One year ago, we received our first 510(k) clearance for ECG for Verily Study Watch -- a wrist-worn, sensor-based device for non-invasive, continuous monitoring. Today, we’re thrilled to share that we’ve received a new 510(k) clearance for Study Watch with Irregular Pulse Monitor. This validates our approach at Verily to building robust, clinical grade tools and solutions that can support clinicians in delivering the highest level of care and improve self-management for patients.
We’ve worked carefully to meet the FDA’s stringent requirements for medical devices."
We've worked carefully to meet the FDA’s stringent requirements for medical devices, and with this new indication, will explore opportunities to leverage Study Watch as a measure of irregular pulse in clinical settings across our cardiovascular programs, including our collaboration with iRhythm. Cardiovascular research and care has long been an area of focus for Verily, as millions of patients are impacted by cardiovascular conditions in the US on a daily basis. iRhythm’s own research estimates that 10 million Americans are at high risk for atrial fibrillation (AFib) -- the most prevalent irregular heartbeat that can lead to blood clots and stroke. Our objective is clear: work together to develop best-in-class solutions for improved screening, diagnosis and management of patients with AFib.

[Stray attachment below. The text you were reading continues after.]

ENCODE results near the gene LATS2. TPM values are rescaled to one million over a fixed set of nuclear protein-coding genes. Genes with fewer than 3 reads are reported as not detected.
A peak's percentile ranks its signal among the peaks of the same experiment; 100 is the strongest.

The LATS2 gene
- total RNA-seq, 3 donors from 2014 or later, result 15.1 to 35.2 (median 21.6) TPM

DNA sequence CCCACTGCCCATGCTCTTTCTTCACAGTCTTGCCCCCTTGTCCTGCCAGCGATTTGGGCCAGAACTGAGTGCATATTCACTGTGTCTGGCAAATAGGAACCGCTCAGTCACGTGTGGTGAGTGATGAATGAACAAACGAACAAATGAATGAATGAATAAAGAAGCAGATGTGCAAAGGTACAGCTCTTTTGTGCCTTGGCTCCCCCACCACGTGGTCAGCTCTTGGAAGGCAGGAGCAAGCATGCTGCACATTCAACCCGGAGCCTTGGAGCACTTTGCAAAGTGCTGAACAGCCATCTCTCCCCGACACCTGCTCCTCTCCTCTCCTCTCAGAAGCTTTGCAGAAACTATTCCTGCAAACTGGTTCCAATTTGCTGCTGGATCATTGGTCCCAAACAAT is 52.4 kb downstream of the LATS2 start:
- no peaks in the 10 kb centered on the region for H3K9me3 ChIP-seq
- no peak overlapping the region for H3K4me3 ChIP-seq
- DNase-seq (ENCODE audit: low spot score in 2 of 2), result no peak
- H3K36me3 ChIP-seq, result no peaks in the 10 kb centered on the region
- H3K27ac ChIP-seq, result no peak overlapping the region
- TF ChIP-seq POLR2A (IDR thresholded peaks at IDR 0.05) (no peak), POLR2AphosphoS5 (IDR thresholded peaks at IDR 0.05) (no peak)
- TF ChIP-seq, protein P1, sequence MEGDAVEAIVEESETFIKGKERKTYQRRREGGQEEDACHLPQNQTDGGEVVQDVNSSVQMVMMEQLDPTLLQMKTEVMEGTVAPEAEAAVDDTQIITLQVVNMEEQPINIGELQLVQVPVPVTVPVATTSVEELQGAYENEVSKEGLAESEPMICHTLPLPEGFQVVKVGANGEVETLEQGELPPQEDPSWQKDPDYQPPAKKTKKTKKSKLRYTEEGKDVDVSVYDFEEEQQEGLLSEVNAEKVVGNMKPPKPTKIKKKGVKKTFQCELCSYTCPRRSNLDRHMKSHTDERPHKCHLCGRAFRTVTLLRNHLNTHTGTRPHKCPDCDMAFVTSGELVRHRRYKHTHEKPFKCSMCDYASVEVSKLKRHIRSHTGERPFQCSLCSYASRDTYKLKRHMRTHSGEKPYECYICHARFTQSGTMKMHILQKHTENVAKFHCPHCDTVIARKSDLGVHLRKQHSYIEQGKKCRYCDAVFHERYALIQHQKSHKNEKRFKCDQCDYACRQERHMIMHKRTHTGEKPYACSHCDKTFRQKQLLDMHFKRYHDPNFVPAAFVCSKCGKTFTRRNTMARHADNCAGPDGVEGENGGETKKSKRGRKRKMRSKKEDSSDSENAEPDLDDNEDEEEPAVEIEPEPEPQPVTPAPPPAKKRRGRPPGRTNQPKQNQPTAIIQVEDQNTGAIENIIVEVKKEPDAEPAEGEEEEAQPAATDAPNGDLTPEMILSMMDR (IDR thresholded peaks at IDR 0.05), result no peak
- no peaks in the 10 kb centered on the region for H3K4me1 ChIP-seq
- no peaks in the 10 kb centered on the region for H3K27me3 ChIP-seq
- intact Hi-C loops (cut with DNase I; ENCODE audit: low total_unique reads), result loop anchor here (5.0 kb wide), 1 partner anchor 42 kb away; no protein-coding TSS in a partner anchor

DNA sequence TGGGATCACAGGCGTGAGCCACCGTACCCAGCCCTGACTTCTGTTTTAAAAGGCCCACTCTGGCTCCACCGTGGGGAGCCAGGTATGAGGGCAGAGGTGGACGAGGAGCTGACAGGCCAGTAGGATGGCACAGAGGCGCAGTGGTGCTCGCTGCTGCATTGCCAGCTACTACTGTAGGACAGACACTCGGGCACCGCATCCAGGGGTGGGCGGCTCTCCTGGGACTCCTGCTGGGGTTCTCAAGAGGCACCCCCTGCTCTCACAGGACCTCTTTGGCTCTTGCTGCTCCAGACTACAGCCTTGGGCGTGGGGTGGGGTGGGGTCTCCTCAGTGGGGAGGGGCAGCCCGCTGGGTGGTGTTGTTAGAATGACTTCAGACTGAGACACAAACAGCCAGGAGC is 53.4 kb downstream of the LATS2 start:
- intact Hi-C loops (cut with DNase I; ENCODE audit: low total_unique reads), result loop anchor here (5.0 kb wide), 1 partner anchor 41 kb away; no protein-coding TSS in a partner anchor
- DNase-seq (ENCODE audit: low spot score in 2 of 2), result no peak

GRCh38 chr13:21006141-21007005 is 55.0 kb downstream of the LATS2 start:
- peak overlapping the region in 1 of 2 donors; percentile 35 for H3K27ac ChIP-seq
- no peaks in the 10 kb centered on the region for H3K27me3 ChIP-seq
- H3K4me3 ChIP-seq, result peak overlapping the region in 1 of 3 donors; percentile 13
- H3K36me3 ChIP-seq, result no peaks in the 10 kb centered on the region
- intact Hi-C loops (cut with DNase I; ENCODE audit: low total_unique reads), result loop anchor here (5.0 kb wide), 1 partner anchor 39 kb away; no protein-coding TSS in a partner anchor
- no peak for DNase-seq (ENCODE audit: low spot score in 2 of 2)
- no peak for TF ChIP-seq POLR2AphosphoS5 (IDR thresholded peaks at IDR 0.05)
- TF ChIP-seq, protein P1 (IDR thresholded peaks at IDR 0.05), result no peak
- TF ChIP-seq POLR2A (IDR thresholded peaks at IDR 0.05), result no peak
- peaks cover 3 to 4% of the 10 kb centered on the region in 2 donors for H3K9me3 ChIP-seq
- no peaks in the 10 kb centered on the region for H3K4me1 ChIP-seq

Since announcing the collaboration in September, our product and engineering teams have begun work on technical integrations and exploring how we can leverage tools like Study Watch with ECG and Irregular Pulse Monitor and iRhythm’s Zio Service to support continuous monitoring, data analytics and cloud-based machine learning to monitor AFib. We aim to create a clinical solution that takes into account clinician workflows, care pathways and the patient experience. We’re in early stages, and look forward to sharing more as the work progresses.
In parallel to the work with iRhythm, we’re continuing to use the Investigational Study Watch to collect biometric health information, like heart rate and inertial movement, through our clinical research programs, including Project Baseline. Research will continue to be an important part of developing the right features for devices to inform better care, and ultimately prevent disease. Through research, we have been able to hone Study Watch to better capture rich signals from the human body and generate evidence to support various disease management, treatments and interventions. We’re excited to continue leveraging our tools and technology, like Study Watch, across the research and care continuum of our programs as we move forward in 2020.